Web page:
In the summer of 2002, Grasso began making noises that he wanted to cash in his retirement package when he renegotiated his contract. This was the fateful decision that would end up destroying his career, and it’s still not entirely clear what inspired it. Grasso told me that he simply wanted to “control [the money] more directly,” as he put it, so he could dole it out to the various charities, such as cancer research, that he and his wife have been active in for years.
That answer doesn’t entirely wash. If he thought he needed more direct control of the money, why had Grasso willingly deferred much of his salary into the retirement accounts in the first place? During one of our conversations, Grasso offered a more blunt explanation: He took the money because he earned it, plain and simple. “I never told these people what to pay me. I was never in the room when they discussed my compensation. They decided to pay me what they did because they thought I was adding value.”
To this day, Grasso’s decision to take the money is viewed as a grave miscalculation. Paulson told me during our interview that he virtually begged Grasso not to do it. In his deposition, he added that while Grasso gets an A-plus for his work as CEO, he gets a C or a D as chairman because he didn’t understand how taking the money would hurt the exchange. It is easy to understand why Grasso didn’t listen to Paulson; the two had been at odds for years over the issue of electronic trading. But someone Grasso did trust, a board member and a consistent supporter of his, William Summers, the then-chairman of McDonald Investments, told him virtually the same thing. Summers believed Grasso was worth the money and later voted for him to stay at the exchange, but he was concerned that it would simply look bad if Grasso raided his own retirement account in advance of his actual retirement.
So why did he do it? Clues can be found scattered throughout the depositions and interview summaries from Spitzer’s investigation as well as a separate probe completed by the New York Stock Exchange. In these documents, Grasso’s big concern appeared to be the possibility that a future board of the stock exchange might be swayed by the growing public disgust over excessive executive pay and think twice about letting him walk away with such a huge retirement package. This may have been a reasonable fear on Grasso’s part, but was it worth the gamble of trying to take it early? If he had served another three or five years as head of the exchange and then victoriously retired, would a board have had the guts to renege on his retirement deal? And if for some reason it did anyway, he probably would have had the good reputation to fight them for the full package.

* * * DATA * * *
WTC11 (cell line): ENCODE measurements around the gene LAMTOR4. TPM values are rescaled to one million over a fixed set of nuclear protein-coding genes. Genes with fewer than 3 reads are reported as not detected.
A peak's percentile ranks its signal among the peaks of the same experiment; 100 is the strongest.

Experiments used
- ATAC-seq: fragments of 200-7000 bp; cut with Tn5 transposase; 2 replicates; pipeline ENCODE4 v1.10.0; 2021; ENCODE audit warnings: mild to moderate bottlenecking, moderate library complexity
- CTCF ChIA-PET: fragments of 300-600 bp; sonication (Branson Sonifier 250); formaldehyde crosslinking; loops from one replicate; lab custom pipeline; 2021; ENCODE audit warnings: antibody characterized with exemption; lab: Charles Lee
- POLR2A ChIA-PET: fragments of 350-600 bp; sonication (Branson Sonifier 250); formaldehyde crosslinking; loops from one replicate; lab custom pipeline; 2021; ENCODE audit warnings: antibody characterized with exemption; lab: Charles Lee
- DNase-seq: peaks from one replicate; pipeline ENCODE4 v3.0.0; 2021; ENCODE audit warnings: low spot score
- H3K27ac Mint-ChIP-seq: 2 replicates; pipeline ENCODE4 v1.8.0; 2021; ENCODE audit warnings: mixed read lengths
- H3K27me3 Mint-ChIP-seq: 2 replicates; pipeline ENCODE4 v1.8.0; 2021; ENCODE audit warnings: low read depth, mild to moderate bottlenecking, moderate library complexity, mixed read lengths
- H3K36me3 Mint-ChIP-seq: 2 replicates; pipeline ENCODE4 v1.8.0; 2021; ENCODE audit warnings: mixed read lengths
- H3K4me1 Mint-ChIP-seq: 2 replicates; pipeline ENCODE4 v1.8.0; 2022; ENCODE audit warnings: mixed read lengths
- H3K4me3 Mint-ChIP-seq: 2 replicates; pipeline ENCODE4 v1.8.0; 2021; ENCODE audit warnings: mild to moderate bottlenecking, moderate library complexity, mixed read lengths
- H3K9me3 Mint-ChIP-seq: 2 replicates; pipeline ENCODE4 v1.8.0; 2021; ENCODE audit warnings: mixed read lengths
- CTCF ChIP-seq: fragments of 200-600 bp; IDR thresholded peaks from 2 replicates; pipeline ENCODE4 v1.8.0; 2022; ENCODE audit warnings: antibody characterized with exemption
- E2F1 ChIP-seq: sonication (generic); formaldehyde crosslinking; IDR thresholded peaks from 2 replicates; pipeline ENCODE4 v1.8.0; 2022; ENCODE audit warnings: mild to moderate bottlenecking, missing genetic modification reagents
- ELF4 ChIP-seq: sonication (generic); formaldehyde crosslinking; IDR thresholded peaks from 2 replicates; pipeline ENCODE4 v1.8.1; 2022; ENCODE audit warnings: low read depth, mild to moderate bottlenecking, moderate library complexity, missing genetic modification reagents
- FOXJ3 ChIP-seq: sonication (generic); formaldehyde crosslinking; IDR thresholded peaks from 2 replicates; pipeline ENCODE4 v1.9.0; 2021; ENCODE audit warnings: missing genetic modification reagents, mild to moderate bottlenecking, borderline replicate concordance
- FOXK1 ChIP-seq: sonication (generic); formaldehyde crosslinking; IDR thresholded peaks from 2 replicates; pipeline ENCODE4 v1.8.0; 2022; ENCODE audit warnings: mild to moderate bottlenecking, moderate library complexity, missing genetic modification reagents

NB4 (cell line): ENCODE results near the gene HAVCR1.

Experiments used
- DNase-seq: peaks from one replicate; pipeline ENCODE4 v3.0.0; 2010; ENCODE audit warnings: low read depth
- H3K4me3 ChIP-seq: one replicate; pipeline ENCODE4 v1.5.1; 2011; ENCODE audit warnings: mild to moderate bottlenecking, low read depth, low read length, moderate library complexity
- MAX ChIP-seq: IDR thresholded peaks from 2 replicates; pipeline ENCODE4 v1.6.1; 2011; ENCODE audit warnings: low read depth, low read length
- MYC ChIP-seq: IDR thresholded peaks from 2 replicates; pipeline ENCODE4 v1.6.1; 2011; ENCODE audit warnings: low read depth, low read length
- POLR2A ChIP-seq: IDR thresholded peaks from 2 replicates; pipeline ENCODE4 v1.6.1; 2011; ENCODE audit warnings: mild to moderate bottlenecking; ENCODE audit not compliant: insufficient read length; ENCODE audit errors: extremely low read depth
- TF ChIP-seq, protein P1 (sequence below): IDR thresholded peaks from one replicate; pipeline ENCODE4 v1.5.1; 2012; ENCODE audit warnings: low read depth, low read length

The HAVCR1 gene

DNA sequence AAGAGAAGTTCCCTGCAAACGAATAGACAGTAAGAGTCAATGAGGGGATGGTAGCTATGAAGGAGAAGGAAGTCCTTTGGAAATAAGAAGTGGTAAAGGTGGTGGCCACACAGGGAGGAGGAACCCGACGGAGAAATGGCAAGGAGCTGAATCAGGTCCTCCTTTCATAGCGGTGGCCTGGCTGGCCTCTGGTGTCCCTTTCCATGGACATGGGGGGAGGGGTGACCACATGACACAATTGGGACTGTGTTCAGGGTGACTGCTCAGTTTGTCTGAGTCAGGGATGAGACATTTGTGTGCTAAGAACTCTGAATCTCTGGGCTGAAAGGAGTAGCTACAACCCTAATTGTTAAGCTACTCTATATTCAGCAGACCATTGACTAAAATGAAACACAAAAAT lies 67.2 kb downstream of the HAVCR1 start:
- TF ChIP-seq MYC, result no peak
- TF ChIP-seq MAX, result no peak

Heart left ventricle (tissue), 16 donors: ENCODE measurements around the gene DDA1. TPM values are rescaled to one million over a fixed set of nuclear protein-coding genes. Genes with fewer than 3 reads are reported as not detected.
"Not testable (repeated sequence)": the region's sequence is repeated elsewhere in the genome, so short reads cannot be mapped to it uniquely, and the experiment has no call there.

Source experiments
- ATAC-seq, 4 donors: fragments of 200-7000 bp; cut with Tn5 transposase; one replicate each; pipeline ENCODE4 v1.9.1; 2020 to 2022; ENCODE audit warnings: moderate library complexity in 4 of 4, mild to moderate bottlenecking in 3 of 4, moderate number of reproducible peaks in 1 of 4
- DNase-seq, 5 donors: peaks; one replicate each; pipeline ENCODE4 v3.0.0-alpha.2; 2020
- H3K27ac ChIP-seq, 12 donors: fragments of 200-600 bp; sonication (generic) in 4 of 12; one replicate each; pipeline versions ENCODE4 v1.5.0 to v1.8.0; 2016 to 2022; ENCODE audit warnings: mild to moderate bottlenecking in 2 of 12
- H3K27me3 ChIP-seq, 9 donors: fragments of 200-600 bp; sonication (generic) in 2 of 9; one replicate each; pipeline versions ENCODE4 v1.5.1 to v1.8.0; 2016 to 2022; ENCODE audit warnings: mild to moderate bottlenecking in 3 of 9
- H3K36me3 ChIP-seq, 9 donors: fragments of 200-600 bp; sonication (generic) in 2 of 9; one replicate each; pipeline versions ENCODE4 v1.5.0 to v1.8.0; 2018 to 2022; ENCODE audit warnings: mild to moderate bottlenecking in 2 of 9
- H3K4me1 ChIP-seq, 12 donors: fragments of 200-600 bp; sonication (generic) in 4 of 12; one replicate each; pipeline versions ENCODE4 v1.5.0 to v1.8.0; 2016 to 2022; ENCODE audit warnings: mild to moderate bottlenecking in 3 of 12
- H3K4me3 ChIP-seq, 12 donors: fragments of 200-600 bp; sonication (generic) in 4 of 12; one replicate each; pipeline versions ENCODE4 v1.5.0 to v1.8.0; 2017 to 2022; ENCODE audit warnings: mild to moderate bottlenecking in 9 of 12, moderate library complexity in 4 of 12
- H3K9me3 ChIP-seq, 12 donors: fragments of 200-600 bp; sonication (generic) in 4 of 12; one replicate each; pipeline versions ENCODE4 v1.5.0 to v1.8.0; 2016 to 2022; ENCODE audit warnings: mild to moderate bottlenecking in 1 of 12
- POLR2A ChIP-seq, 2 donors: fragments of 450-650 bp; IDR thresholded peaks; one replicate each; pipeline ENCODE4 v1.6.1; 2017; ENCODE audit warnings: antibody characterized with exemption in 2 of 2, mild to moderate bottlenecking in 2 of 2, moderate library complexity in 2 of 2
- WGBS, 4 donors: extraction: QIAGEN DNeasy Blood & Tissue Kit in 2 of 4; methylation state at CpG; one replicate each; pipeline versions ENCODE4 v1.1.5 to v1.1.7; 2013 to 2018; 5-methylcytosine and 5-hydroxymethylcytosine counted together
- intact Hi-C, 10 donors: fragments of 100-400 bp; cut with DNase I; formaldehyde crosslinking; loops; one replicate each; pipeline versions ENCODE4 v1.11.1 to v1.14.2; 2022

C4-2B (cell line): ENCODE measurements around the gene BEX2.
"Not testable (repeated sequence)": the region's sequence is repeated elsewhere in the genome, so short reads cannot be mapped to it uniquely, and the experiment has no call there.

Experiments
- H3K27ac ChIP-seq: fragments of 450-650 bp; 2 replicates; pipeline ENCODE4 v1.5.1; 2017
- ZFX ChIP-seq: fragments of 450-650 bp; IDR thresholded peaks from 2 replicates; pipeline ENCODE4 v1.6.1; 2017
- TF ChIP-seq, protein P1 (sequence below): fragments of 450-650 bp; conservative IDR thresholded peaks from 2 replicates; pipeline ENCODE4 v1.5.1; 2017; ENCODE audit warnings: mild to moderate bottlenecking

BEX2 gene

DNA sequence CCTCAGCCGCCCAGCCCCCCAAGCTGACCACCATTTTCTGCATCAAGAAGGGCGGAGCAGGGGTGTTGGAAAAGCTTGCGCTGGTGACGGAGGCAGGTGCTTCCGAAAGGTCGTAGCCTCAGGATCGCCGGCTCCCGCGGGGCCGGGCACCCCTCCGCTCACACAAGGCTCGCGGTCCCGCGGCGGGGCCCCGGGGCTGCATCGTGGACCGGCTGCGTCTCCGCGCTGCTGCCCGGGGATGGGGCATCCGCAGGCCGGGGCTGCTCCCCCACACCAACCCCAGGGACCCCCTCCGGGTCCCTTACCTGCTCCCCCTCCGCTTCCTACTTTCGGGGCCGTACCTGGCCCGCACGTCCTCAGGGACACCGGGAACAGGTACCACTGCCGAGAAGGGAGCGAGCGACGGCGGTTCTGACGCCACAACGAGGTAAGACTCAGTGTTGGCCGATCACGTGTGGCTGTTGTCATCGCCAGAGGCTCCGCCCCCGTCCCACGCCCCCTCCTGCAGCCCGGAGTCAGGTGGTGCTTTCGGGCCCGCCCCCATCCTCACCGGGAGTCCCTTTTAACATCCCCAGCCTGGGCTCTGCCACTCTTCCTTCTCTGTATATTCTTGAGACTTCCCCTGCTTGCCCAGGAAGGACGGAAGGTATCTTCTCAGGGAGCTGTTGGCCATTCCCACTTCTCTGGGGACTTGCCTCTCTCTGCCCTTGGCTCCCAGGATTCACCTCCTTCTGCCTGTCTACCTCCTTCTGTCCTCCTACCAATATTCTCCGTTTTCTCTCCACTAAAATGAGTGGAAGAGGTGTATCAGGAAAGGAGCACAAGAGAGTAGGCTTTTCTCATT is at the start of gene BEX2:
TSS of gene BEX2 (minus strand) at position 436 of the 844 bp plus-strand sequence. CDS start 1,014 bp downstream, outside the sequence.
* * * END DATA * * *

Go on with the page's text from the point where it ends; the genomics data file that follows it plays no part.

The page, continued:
Whatever his motivation, Grasso needed the approval of the compensation committee to access the retirement account, and when he went to the committee for it, the end came fast and hard. Two new committee members, Cayne and Larry Fink, the head of money-management firm BlackRock, got wind of Grasso’s intentions, and they hit the ceiling. Though both had been on Wall Street for years, earning huge salaries themselves, they had no idea how much Grasso was making, and after seeing a document listing some of Grasso’s retirement savings, Fink confronted Langone, asking, “What the fuck is this?”
Still, even as tension was mounting behind the scenes, the board, including Cayne and Fink but minus Paulson, who was off bird-watching in Brazil, voted unanimously to let Grasso have the money and also to extend his contract through 2007. But when the size of the pay package leaked to the press, the board panicked. Grasso’s allies deserted him, and Paulson led the charge against him. He claimed he had no idea exactly how much Grasso was earning, even though he had sat on the compensation committee since 2001. One reason may be his lousy attendance; in recent depositions, Paulson has conceded that he both failed to attend meetings where the money was discussed and didn’t read correspondence from Langone on the matter.
But it wasn’t really the money; Paulson said he was concerned about what he constantly referred to as “optics”—Grasso’s decision to take so much money simply looked bad. “Retirement money is supposed to be used for retirement, and Dick wasn’t retiring,” Paulson told me during one interview.
Among the charges levied at Grasso by Spitzer is that he “rigged” the system by placing his good friend Langone at the helm of the compensation committee and packing the board with lackeys. On the first point, Grasso maintains that although he always had respect for Langone, they didn’t become close until 9/11, when they worked together to reopen the exchange. As for the other, Grasso says it’s foolish to believe they were his puppets. “If I rigged the system, why would I have wanted these people on the board?” he asks. “Did I have the power to control Hank Paulson or Jimmy Cayne or the rest of these people? Give me a break.”